Akutagawa Prize-winning authors Takehiro Ueda, Hiroko Oyamada, and Kaori Fujino will discuss Franz Kafka and his influence on their works. The discussion will be moderated by Takashi Kawashima, a researcher and translator of Kafka's writings. Following the talk, there will be an award ceremony for the Franz Kafka Short Story Contest.
organised by: Czech Centre Tokyo; Goethe-Institut Tokyo; Polish Institute in Tokyo; Austrian Cultural Forum Tokyo; The Waseda International House of Literature; Waseda University Graduate School of Letters, Arts and Sciences, Creative Writing and Criticism course.
Born in 1979 in Hyogo prefecture, graduated from the School of Law of Waseda University. He joined an IT startup and now is the director of the company.
His novel “Nimrod”, published by Kodansha, won the 160th Akutagawa Ryunosuke Literary Award in January 2019. It depicts the emptiness we face living in the current world of IT. He is also a winner of the 45th Shincho New-comer Award with his novel “Sun” in 2013. “My Lover” won the 28th Mishima Yukio Prize in 2015. He was elected as one of the “Best Young Japanese Novelists” by Magazine GRANTA in 2016. “Tower and Gravity” won the “Geijutsu Sensho Shinjin Award” in 2018. “No Journey“ Won the Kawabata Yasunari Prize in 2022.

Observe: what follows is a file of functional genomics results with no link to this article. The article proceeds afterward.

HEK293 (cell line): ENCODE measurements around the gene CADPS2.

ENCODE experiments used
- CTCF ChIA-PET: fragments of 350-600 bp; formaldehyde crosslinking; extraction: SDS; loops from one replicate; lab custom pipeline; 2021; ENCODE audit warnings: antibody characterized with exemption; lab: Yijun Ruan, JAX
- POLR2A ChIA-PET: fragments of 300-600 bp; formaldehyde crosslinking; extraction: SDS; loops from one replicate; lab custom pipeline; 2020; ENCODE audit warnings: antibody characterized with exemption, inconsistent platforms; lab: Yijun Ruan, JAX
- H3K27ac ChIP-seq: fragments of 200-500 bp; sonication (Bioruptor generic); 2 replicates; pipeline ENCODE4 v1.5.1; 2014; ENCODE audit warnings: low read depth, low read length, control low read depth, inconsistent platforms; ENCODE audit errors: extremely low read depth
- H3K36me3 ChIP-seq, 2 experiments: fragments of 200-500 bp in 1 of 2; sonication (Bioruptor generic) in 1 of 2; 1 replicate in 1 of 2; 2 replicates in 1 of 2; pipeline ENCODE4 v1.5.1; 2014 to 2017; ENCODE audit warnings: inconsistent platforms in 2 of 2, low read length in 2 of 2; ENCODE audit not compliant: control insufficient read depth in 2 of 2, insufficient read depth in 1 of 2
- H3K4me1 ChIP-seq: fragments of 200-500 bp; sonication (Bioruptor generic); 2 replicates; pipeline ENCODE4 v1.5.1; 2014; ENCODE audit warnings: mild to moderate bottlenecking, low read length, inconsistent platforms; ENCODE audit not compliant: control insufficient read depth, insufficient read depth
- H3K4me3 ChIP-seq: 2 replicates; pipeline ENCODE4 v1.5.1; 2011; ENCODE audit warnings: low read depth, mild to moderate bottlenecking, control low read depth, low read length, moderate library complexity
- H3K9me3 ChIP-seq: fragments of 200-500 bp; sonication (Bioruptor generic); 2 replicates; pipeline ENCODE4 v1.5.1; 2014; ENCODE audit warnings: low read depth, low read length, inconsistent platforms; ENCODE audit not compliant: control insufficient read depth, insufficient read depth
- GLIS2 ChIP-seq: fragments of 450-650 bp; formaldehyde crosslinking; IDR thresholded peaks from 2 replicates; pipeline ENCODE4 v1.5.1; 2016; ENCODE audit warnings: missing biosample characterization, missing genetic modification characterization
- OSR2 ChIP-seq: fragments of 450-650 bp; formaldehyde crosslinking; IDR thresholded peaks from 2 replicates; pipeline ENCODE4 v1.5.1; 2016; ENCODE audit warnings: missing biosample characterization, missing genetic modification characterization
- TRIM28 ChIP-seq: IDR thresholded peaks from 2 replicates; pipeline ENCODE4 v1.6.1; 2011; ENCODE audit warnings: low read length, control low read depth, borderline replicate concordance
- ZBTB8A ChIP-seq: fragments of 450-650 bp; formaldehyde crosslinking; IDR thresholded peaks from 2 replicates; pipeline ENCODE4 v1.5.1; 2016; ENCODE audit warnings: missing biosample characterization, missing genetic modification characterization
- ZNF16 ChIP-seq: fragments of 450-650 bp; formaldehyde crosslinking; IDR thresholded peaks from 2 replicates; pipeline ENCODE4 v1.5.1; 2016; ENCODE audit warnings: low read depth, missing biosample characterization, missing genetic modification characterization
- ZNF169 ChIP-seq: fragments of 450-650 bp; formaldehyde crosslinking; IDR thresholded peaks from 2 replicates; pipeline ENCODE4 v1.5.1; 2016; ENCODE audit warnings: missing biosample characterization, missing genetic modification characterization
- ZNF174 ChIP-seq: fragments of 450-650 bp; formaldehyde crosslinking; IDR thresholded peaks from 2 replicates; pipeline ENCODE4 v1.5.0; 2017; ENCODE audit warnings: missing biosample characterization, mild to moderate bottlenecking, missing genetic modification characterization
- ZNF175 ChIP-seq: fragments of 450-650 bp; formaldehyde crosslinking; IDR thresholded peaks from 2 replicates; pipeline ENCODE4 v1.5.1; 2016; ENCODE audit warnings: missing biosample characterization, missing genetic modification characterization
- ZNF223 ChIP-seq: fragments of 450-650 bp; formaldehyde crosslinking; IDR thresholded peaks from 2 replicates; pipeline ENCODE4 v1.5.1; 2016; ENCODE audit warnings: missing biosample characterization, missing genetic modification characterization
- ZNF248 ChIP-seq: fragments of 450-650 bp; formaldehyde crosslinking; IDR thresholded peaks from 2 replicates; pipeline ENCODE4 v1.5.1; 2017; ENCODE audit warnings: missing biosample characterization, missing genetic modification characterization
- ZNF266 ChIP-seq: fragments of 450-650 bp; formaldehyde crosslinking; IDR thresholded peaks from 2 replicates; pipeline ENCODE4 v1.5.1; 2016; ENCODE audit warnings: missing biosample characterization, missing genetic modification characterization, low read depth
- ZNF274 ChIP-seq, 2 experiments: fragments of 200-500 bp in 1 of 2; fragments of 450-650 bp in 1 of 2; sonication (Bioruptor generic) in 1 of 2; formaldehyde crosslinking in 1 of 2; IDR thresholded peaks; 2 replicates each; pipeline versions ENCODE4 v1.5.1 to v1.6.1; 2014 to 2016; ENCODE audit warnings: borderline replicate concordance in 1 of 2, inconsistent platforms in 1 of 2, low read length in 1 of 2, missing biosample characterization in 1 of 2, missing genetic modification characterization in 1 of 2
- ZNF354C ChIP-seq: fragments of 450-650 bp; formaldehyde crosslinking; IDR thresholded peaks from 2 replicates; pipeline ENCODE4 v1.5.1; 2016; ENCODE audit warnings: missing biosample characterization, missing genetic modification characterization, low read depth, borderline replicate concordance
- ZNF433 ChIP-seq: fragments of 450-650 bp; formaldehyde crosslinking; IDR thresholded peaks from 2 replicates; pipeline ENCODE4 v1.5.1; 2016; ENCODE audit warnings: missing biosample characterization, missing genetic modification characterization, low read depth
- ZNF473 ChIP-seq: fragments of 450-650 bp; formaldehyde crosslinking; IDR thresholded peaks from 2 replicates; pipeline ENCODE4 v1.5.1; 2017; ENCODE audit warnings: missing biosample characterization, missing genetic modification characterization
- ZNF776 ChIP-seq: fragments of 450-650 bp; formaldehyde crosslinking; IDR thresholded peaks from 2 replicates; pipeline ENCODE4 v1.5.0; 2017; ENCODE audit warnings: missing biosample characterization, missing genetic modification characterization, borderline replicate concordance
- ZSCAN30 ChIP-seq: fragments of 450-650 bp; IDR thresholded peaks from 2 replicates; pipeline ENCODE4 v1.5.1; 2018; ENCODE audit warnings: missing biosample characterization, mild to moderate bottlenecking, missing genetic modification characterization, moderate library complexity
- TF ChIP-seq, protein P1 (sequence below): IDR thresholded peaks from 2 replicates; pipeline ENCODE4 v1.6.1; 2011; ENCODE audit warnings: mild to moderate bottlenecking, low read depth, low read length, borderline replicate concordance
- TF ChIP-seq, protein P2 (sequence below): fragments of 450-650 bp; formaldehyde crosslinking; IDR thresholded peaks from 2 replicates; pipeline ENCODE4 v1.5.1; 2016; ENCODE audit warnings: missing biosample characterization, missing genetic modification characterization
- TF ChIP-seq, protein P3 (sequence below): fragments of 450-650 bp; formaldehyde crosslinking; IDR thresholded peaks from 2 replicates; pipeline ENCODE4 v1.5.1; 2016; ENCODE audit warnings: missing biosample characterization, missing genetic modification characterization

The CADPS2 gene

Hiroko Oyamada is one of Japan’s promising young short story writers.
She was born in Hiroshima in 1983. In 2010 she received the Shincho Prize for New Writers for her short story The Factory and in 2013 Oda Sakunosuke’s Prize for a story collection of the same name. She was also awarded the prestigious Akutagawa prize for her work “The Hole”. Her other notable works include Niwa (2018), Kojima (2021) and Paipu no nako no kaeru (2022).
Her works have been translated into numerous languages across Asia and Europe. Several of her works have been translated into English, with Juliet Winters Carpenter translating her short story 'Spider Lilies' and David Boyd translating her novels 'The Factory' and 'The Hole,' as well as the anthology 'Weasels in the Attic.'
Kaori Fujino, a lifelong resident of Kyoto, is best known for fiction that reimagines tropes from horror, science fiction, Hollywood thrillers, urban legends, and fairy tales. She holds an MA in aesthetics and art from Doshisha University. In 2013, Fujino was awarded the Akutagawa Prize, Japan’s most prominent literary prize, for Nails and Eyes. This year, the English translation by Kendall Heitzman was published. In the autumn of 2017, she was in residence at the University of Iowa’s prestigious International Writing Program. Her stories have appeared in English translation in Granta, Monkey, the US-Japan Women’s Journal, and Guernica.
Takashi Kawashima was born in Kyoto in 1976, and studied German literature at Kyoto University where he earned his doctorate in 2005. Since 2013, he has been associate professor at the Graduate School of Letters of Kyoto University. One of his research focuses is to discuss Franz Kafka’s texts in the context of orientalist discourses of his time and another is to analyze the success of Johanna Spyri’s "Heidi" as a global phenomenon. He is also interested in media studies, gender studies and German children’s literature. He has translated some of Kafka’s main works into Japanese, including "The Metamorphosis" and "The Trial".